What do you want to achieve in the next few years?

I have enjoyed teaching, writing human rights reports and submissions to governments on law reform and would like those opportunities to continue. After my experience assisting the lawyers for Mary Jane Veloso, a Filipino woman on death row in Indonesia, I would like to secure the release of trafficked women in prison, especially those facing the death penalty and to continue law reform for women in prison. I would like to secure reparations for historic slavery of the Cook Islanders I have represented and changes in the law on complicity across the Commonwealth affected by the errors identified in Jogee. I am not sure how long this will take but I will continue to try. I am keen to contribute to the development of International criminal law and practice and am now on the ICCBA Training Committee and the IBA Criminal Law Committee.  

Finally, what three leadership tips would you give young CEO’s as they wish to rise through the ranks in their industry, as you have done so successfully?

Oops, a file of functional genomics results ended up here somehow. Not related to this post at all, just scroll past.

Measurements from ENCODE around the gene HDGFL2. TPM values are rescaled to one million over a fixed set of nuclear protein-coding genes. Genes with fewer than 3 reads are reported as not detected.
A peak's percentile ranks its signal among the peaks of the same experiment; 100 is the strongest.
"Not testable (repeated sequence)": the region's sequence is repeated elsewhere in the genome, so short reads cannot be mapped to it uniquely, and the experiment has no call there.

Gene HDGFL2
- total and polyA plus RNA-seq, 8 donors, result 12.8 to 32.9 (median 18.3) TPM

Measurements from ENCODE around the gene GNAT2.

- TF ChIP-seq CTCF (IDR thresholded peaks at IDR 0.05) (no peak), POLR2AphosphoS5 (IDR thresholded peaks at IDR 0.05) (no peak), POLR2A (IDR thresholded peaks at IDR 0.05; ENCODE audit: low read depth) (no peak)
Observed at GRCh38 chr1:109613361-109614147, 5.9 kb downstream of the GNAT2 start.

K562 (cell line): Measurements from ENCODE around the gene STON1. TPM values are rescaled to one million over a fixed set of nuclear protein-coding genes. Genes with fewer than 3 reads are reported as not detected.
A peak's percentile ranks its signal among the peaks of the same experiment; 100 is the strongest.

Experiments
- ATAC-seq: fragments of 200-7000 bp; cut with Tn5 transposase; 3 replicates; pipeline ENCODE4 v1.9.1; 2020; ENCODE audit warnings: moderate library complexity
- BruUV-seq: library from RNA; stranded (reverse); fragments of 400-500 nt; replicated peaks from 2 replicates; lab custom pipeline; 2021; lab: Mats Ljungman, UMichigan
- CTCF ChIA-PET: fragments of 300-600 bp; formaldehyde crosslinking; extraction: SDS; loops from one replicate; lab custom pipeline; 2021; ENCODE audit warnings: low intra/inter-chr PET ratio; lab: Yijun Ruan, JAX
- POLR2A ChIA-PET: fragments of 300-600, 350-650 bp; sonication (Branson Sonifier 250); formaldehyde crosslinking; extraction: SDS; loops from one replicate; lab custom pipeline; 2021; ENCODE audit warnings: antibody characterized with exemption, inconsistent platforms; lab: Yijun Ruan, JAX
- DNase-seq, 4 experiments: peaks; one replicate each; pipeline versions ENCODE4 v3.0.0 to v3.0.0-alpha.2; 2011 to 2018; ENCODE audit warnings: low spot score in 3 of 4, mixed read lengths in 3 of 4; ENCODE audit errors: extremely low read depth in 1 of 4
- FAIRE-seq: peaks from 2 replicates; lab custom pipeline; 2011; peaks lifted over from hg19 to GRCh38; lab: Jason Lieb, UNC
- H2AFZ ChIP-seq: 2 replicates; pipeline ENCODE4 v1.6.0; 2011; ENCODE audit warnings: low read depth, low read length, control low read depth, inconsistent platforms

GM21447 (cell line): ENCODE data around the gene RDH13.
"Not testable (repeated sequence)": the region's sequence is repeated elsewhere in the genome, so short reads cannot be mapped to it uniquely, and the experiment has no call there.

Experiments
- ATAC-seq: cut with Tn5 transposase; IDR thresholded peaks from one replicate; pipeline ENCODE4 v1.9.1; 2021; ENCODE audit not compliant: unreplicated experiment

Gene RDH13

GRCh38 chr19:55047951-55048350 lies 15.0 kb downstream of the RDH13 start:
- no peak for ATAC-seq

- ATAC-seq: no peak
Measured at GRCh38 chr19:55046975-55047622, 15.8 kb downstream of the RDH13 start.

• Take responsibility, become an expert, read, and learn. All of which includes answering your correspondence: It will bring progress for you and for others.
  • Mentor those at the start of their careers, especially those who did not have an elite education. Seeing my students and juniors achieve are my most fulfilling moments. One of my juniors became a KC last month.
  • Give women opportunities. A diverse group makes for better outcomes and women can often bring a broader perspective to your decision making.

Take responsibility, become an expert, read, and learn. All of which includes answering your correspondence: It will bring progress for you and for others.